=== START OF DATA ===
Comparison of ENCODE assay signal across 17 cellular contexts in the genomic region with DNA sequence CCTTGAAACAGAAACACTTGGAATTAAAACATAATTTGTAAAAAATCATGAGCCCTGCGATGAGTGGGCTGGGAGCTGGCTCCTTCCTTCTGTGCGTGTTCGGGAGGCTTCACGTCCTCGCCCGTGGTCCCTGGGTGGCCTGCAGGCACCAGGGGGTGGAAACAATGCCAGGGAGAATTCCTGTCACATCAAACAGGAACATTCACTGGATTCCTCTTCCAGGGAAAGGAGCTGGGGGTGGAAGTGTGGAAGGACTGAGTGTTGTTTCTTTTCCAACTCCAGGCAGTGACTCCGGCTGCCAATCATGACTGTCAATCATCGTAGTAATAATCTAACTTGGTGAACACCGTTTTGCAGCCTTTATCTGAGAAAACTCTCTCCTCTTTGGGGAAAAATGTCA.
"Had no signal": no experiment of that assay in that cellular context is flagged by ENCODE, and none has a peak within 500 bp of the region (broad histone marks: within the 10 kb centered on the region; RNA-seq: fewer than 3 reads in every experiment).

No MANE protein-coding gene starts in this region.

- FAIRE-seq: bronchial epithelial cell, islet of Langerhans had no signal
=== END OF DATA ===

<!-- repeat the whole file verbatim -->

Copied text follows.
Comparison of ENCODE assay signal across 17 cellular contexts in the genomic region with DNA sequence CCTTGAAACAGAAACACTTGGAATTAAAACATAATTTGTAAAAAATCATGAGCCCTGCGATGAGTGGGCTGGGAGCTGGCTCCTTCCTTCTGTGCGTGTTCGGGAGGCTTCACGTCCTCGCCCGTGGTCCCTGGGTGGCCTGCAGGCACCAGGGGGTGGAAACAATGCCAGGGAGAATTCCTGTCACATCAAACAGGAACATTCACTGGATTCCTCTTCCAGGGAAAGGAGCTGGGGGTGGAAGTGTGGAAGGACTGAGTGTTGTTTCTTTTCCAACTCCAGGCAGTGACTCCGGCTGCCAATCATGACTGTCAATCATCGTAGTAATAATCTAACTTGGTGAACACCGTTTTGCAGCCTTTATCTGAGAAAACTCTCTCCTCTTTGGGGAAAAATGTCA.
"Had no signal": no experiment of that assay in that cellular context is flagged by ENCODE, and none has a peak within 500 bp of the region (broad histone marks: within the 10 kb centered on the region; RNA-seq: fewer than 3 reads in every experiment).

No MANE protein-coding gene starts in this region.

- FAIRE-seq: bronchial epithelial cell, islet of Langerhans had no signal